- Select the Imputation node that is above the Open Source Code node. In the options pane, select Impute non-missing variables.
- Select the Open Source Code node. In the options pane, set the value of Language to R.
- In the options pane, click Open Code Editor. Enter the following code in the code editor:
# Build logistic regression model dm_model <- glm(BAD ~ IMP_CLAGE + IMP_CLNO + IMP_DEBTINC + IMP_LOAN + IMP_MORTDUE + IMP_VALUE + IMP_YOJ, data=dm_traindf, family=binomial(link="logit")) # View model output summary(dm_model) # Score pred <- plogis(predict(dm_model, dm_inputdf)) dm_scoreddf <- data.frame(pred) colnames(dm_scoreddf) <- c("P_BAD1") dm_scoreddf$P_BAD0 <- 1 - dm_scoreddf$P_BAD1
- In the upper right corner of the code editor, click .
- Click Close.
- Right-click the Model Comparison node and select Run.
- After the pipeline has successfully run, right-click the Open Source Code node and select Results.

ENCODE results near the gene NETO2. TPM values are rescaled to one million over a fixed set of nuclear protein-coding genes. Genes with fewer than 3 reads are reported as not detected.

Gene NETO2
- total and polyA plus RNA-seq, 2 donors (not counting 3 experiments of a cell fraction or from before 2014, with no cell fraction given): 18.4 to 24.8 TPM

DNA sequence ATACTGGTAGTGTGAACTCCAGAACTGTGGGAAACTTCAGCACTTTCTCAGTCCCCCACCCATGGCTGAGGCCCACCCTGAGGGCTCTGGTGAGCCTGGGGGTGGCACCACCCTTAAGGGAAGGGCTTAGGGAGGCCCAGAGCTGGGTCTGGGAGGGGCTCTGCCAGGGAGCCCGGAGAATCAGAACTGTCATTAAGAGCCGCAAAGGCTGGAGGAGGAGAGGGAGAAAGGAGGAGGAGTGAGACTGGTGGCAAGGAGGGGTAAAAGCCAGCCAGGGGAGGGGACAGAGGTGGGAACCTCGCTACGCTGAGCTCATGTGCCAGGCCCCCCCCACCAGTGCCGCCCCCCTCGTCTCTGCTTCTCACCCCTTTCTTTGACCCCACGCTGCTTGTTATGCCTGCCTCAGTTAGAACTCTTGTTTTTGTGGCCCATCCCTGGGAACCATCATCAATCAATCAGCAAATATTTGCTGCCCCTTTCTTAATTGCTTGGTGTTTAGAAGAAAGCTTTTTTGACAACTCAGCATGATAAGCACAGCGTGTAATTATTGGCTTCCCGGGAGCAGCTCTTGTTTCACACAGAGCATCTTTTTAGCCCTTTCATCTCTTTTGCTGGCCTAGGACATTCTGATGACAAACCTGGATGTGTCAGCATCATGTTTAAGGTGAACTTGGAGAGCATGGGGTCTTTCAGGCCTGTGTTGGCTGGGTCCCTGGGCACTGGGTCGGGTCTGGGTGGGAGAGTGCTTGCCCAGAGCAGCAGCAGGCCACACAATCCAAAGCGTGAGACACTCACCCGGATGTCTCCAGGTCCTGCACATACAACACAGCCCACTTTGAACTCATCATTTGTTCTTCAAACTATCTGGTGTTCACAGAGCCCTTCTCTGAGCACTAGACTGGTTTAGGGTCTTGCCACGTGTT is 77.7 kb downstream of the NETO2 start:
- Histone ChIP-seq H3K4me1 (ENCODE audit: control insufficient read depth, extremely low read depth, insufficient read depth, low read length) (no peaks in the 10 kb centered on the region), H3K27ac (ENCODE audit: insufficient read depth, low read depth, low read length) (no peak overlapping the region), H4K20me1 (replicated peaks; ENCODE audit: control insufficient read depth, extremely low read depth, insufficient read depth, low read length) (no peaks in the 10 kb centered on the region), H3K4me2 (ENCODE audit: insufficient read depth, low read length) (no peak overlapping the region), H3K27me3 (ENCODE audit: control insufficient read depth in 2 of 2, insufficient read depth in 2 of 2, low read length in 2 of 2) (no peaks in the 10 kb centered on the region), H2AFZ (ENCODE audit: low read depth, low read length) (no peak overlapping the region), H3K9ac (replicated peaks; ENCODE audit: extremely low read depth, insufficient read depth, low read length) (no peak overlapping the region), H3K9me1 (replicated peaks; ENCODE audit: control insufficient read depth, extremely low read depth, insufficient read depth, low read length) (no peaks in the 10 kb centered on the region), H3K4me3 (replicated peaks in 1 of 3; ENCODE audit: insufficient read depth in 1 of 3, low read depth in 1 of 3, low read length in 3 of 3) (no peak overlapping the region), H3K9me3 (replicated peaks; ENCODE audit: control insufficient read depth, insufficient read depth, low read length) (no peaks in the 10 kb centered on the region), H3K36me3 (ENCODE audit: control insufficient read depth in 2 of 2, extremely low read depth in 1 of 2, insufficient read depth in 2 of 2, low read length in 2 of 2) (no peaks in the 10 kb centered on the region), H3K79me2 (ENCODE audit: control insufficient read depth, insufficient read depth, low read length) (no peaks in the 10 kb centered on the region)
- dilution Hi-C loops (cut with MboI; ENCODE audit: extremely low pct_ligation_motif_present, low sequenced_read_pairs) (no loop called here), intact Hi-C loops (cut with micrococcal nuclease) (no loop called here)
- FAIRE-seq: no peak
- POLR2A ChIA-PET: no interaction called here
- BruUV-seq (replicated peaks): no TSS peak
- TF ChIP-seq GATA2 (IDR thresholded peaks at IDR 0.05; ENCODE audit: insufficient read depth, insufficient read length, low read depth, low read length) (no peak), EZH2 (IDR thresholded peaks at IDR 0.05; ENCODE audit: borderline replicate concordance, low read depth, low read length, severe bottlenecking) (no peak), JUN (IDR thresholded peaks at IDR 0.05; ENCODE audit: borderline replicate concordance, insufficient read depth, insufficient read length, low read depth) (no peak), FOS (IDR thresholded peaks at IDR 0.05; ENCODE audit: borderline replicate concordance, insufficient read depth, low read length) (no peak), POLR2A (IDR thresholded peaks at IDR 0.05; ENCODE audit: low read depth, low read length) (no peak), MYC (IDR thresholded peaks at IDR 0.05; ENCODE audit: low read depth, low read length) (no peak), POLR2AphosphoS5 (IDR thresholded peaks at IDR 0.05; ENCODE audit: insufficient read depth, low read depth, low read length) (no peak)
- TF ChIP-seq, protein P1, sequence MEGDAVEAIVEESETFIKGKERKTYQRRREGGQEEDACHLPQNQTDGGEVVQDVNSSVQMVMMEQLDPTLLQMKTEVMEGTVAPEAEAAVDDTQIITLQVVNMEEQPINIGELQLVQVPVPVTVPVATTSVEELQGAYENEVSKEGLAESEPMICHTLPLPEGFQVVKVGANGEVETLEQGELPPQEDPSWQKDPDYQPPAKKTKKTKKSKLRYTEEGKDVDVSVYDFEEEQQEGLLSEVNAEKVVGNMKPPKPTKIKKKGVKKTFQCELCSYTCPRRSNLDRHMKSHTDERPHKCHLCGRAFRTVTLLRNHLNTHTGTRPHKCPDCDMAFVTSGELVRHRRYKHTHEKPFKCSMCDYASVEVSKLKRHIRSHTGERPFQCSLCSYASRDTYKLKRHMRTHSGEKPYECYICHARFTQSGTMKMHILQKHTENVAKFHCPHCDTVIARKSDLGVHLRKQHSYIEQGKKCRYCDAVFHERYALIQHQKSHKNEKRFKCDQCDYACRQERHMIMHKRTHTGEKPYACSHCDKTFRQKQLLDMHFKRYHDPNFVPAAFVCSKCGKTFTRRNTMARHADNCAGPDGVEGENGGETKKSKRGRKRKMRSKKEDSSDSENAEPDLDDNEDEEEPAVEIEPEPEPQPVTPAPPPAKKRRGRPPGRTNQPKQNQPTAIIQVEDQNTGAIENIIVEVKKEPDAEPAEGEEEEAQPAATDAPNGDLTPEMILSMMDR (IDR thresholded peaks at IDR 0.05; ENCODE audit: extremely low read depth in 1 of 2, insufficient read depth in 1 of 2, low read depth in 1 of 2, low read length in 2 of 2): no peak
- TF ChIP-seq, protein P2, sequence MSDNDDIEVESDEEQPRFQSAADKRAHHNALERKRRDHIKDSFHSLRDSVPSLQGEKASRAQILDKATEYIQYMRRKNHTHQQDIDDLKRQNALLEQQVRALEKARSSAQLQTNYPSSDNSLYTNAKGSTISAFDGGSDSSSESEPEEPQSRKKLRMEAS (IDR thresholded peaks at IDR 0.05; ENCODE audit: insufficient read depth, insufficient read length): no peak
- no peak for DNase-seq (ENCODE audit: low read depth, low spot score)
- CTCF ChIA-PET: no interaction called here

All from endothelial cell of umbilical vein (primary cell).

- Expand the R code results to view the actual code that was generated by Model Studio and submitted. Notice that this code is a combination of precursor, user, and posterior code. The precursor and posterior code is added based on the node properties and whether the node is in the Preprocessing or Supervised Learning group.
- Expand the R Output results to view the input variables that are significant in the model.
- On the Assessment tab, notice that assessment measures such as lift and ROC were computed for the open-source model.
- Close the Results window.
- Right-click the Model Comparison node and select Results. The SAS logistic regression model was chosen as the champion model based on having a better Kolmogorov-Smirnov statistic.The Assessment tab lets you compare the results of the open-source model against the SAS logistic regression model .
- Close the Results window. The example is now complete